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Discussion Starter · #1 ·
Hi everybody!

I've been searching the forums to try to piece mail together an answer but I'm having trouble doing so, so please let me know if this is the wrong place or if I'm beating a dead horse.

Straight and Simple:
Is an oil change, tire rotation and multipoint inspection ($50 w/ coupon at dealer by work) the same as taking it in for a B1 service($100 at dealer by home?)

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Long convoluted life story question (if you'd care to enlighten me):

I'm at 36k miles. I purchased the car as a certified pre-owned in Oct '12 at 16k miles. B1 light just came on. This is my first time with this maintenance minder in this car. I can change my own oil, I just changed my engine air and cabin air filters a month ago, and I'm capable of rotating my own tires (this would be my first time.)

My concern is that the list includes this:


Replace engine oil and oil filter
Rotate Tires
Inspect front and rear brakes
Check parking brake adjustment
Inspect tie rod ends, steering gear box, and boots
Inspect suspension components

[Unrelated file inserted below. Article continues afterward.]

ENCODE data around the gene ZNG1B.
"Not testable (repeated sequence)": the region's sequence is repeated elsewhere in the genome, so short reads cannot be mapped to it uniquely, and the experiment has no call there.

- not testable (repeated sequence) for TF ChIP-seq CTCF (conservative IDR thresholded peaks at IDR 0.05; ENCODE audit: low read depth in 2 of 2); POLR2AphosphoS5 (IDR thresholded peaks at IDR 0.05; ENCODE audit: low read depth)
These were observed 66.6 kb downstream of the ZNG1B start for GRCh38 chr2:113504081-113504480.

Inspect driveshaft boots
Inspect brake hoses and lines (including ABS)
Inspect all fluid levels and condition of fluids
Inspect exhaust system
Inspect fuel lines and connections

I could also get an oil change, tire rotation, MP Inspection for $50 dollars at the dealership by work, or the B1 at my local dealer for $100. So I'm thinking should I just do what I'm capable of and try to take a look at everything else when it gets warmer? My primary concern is taking care of the brakes. Or should I take it to the dealer for now to be safe since I haven't had any major work done on the car yet? And if so, is there a big difference between the two service options I'm weighing.

It's not so much about the money. I'd like to learn more about my car, but I don't want to mess it up or put myself in any danger. If I do the oil change and the tire rotation myself, are the other "inspections" that important to do immediately, or could I wait until the spring.

Thanks for your patience if you read this. This is my first car that I'd like to take care of on my own and I'm overly paranoid about most things.
 

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I say save your money.

You're only at 36k miles. None of the inspection related items should be even close to needing service.

I wouldn't worry about the brakes either. When brake pads get low, you'll hear a high-pitched squeal coming from them, which is how most cars are designed to alert you.
 

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If you're willing and able to rotate your own tires you can pretty much do most of the items listed when you do the rotation. I have winter tires and do most of those checks when I do my seasonal swaps. You can inspect the brakes to check the condition of the rotors and pads. You should be able to eyeball and in some cases feel most of the items listed and check on their condition. With the relatively low mileage on your car most of the checks are really just a precaution at this point.